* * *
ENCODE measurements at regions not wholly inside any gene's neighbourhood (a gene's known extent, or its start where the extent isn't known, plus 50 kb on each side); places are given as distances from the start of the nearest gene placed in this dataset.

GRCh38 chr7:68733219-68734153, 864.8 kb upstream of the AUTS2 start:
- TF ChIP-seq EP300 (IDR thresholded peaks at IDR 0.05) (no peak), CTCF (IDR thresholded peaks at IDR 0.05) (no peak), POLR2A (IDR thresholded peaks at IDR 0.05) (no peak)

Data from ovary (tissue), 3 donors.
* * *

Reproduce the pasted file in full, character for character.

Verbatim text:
ENCODE measurements at regions not wholly inside any gene's neighbourhood (a gene's known extent, or its start where the extent isn't known, plus 50 kb on each side); places are given as distances from the start of the nearest gene placed in this dataset.

GRCh38 chr7:68733219-68734153, 864.8 kb upstream of the AUTS2 start:
- TF ChIP-seq EP300 (IDR thresholded peaks at IDR 0.05) (no peak), CTCF (IDR thresholded peaks at IDR 0.05) (no peak), POLR2A (IDR thresholded peaks at IDR 0.05) (no peak)

Data from ovary (tissue), 3 donors.